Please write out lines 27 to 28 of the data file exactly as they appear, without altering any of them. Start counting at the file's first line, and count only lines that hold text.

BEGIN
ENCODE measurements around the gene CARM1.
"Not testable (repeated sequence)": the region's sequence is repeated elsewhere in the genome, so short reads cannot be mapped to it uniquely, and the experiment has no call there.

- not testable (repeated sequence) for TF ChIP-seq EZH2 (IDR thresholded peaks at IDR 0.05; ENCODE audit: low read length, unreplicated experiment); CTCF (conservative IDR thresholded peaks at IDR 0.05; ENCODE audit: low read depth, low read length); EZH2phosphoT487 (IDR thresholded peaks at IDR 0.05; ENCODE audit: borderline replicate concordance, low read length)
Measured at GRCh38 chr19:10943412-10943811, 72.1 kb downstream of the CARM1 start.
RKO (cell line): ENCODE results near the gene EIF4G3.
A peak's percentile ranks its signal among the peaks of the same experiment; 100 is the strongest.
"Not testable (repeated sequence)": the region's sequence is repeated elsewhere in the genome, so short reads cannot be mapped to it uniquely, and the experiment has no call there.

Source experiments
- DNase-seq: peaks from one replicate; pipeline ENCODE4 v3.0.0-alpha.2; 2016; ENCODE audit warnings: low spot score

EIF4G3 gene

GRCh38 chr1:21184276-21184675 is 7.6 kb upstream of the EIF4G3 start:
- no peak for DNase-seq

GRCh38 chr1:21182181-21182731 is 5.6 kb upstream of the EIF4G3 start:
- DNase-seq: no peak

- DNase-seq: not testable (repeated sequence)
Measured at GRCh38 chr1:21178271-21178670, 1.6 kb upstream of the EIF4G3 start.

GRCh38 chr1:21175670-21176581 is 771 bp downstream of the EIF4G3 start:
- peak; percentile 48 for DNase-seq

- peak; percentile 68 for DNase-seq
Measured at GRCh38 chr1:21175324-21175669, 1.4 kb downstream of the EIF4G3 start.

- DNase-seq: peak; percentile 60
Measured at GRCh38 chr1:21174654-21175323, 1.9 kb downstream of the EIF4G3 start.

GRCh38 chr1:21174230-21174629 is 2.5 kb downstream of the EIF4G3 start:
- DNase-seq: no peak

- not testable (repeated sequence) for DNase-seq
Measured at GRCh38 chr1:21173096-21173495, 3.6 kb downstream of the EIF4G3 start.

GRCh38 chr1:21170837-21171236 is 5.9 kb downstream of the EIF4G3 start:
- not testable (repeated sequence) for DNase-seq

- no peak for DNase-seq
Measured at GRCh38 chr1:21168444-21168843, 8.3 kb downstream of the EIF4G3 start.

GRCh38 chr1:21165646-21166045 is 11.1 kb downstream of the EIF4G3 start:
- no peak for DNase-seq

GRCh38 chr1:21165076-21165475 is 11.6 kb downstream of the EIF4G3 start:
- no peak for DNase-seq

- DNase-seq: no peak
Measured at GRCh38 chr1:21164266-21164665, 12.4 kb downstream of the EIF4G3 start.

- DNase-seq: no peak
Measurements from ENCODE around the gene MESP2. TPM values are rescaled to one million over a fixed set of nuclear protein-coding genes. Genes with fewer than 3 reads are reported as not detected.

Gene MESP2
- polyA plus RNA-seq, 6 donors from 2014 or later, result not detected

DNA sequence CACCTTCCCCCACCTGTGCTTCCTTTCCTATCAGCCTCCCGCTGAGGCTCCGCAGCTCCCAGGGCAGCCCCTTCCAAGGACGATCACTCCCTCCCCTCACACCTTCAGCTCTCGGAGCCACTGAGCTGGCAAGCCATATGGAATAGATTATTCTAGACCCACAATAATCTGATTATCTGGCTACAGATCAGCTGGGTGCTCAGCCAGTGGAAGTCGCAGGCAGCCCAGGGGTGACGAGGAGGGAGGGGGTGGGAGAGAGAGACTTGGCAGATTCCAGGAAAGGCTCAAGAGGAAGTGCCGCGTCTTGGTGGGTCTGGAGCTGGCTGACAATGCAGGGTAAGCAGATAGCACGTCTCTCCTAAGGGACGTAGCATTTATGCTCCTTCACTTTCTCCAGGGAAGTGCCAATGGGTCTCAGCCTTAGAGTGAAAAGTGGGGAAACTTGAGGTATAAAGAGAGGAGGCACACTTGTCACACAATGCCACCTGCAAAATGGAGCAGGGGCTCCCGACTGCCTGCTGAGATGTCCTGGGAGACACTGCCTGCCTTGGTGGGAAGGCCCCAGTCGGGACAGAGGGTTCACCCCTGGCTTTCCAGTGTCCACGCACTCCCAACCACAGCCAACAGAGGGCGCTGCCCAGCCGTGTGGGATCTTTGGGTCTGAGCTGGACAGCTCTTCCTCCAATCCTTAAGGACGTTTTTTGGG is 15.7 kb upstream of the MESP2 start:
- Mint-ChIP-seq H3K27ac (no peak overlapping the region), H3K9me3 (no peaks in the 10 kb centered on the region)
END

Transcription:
GRCh38 chr1:21170837-21171236 is 5.9 kb downstream of the EIF4G3 start:
- not testable (repeated sequence) for DNase-seq